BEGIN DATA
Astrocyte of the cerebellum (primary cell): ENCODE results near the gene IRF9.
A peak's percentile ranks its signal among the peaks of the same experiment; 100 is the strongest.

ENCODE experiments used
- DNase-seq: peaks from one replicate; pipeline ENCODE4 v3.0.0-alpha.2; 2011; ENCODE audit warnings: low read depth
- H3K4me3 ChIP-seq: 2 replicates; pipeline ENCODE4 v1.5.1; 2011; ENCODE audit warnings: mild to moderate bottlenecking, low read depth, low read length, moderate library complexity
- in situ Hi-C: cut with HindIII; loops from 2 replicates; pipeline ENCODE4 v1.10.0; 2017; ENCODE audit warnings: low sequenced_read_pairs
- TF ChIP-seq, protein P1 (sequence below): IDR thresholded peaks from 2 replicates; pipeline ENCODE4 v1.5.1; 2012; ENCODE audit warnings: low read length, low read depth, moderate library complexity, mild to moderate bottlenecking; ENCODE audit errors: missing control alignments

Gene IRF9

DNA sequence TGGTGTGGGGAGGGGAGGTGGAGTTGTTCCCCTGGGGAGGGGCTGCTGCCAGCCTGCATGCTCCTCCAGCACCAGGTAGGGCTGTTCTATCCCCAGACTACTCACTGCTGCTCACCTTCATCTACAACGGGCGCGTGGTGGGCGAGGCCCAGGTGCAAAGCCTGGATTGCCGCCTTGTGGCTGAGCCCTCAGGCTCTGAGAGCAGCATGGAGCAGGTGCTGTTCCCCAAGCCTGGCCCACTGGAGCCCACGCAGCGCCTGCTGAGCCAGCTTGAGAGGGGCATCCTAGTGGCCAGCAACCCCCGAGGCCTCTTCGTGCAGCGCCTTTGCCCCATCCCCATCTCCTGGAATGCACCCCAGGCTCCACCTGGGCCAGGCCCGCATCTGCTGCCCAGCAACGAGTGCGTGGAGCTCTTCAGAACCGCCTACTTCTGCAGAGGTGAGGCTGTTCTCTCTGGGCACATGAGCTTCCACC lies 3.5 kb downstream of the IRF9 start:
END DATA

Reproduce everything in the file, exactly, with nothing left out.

Astrocyte of the cerebellum (primary cell): ENCODE results near the gene IRF9.
A peak's percentile ranks its signal among the peaks of the same experiment; 100 is the strongest.

ENCODE experiments used
- DNase-seq: peaks from one replicate; pipeline ENCODE4 v3.0.0-alpha.2; 2011; ENCODE audit warnings: low read depth
- H3K4me3 ChIP-seq: 2 replicates; pipeline ENCODE4 v1.5.1; 2011; ENCODE audit warnings: mild to moderate bottlenecking, low read depth, low read length, moderate library complexity
- in situ Hi-C: cut with HindIII; loops from 2 replicates; pipeline ENCODE4 v1.10.0; 2017; ENCODE audit warnings: low sequenced_read_pairs
- TF ChIP-seq, protein P1 (sequence below): IDR thresholded peaks from 2 replicates; pipeline ENCODE4 v1.5.1; 2012; ENCODE audit warnings: low read length, low read depth, moderate library complexity, mild to moderate bottlenecking; ENCODE audit errors: missing control alignments

Gene IRF9

DNA sequence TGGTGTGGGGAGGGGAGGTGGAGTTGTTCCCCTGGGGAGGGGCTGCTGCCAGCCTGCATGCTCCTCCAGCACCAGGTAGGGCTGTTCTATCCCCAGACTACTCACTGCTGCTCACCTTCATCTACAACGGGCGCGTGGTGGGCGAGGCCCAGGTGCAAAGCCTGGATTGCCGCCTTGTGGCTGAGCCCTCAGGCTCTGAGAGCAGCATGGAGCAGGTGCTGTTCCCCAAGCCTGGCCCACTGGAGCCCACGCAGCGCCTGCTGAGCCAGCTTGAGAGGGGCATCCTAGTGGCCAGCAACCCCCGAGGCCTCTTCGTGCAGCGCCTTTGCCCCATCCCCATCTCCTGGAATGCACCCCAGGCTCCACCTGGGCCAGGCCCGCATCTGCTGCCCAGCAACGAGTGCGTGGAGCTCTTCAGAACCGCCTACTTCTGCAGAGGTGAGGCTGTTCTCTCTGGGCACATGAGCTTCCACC lies 3.5 kb downstream of the IRF9 start: